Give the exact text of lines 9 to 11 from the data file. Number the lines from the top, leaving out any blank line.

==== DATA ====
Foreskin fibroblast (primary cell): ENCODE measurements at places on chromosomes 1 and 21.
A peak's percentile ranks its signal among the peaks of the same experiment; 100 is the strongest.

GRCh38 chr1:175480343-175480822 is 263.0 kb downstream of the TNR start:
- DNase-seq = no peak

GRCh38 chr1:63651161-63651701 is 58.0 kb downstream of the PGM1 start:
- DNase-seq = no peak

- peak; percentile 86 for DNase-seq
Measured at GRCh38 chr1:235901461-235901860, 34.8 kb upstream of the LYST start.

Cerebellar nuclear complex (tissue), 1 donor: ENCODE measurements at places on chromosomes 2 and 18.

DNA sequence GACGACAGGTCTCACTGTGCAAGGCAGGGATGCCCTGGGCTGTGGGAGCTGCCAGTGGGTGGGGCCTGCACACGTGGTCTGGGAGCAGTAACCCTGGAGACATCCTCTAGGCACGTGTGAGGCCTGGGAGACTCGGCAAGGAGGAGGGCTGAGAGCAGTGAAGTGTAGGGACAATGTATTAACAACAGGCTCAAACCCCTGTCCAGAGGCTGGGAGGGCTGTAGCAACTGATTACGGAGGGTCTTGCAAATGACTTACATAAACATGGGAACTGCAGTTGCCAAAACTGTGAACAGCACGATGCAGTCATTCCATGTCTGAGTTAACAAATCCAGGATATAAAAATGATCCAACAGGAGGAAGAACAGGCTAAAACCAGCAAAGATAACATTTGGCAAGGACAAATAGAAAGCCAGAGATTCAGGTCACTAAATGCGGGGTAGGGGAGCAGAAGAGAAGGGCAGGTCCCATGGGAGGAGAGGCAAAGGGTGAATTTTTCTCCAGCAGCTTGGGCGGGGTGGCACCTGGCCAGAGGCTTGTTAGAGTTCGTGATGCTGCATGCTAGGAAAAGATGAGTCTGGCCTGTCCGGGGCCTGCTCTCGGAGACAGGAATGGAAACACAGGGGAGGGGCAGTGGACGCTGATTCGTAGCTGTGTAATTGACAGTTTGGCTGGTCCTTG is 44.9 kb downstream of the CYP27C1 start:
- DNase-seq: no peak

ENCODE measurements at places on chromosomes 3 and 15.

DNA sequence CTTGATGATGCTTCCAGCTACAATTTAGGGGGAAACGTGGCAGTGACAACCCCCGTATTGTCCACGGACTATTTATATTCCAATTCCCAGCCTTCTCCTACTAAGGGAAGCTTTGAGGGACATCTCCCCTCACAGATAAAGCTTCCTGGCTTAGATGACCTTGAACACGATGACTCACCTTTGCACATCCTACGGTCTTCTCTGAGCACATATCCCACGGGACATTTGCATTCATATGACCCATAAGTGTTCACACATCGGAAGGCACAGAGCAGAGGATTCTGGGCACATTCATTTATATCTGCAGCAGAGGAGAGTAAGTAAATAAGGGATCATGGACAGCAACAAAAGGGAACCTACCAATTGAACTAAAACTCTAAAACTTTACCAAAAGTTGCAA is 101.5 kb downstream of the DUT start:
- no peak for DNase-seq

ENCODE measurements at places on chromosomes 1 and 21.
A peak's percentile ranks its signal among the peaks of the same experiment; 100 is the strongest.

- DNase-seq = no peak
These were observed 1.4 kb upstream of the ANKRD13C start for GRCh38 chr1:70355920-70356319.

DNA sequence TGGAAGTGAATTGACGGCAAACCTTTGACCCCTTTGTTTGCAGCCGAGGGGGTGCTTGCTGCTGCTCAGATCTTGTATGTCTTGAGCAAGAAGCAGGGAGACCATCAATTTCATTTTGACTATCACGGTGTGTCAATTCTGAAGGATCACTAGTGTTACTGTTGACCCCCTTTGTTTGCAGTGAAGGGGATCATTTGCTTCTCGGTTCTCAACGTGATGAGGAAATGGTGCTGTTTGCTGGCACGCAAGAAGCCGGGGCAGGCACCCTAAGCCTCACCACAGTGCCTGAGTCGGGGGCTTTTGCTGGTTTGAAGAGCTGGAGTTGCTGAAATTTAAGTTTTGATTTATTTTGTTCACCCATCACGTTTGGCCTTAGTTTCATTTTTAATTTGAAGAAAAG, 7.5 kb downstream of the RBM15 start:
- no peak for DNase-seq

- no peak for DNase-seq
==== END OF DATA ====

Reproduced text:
Cerebellar nuclear complex (tissue), 1 donor: ENCODE measurements at places on chromosomes 2 and 18.

DNA sequence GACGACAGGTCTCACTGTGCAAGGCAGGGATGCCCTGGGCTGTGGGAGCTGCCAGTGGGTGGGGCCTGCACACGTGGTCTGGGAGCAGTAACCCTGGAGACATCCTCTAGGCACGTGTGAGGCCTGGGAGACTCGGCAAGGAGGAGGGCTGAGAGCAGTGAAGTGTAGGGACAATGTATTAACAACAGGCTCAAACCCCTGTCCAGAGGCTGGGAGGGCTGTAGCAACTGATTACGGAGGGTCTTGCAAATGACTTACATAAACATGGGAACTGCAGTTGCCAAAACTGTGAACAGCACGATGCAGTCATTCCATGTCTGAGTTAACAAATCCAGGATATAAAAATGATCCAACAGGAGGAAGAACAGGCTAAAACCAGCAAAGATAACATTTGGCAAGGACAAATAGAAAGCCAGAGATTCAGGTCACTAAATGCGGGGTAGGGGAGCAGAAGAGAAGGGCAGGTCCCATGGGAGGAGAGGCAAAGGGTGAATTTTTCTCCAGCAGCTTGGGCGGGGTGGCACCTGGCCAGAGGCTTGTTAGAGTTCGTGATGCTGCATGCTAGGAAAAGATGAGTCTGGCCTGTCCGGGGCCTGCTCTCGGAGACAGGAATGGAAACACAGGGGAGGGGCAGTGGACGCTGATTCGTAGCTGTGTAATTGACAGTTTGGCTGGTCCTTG is 44.9 kb downstream of the CYP27C1 start:
- DNase-seq: no peak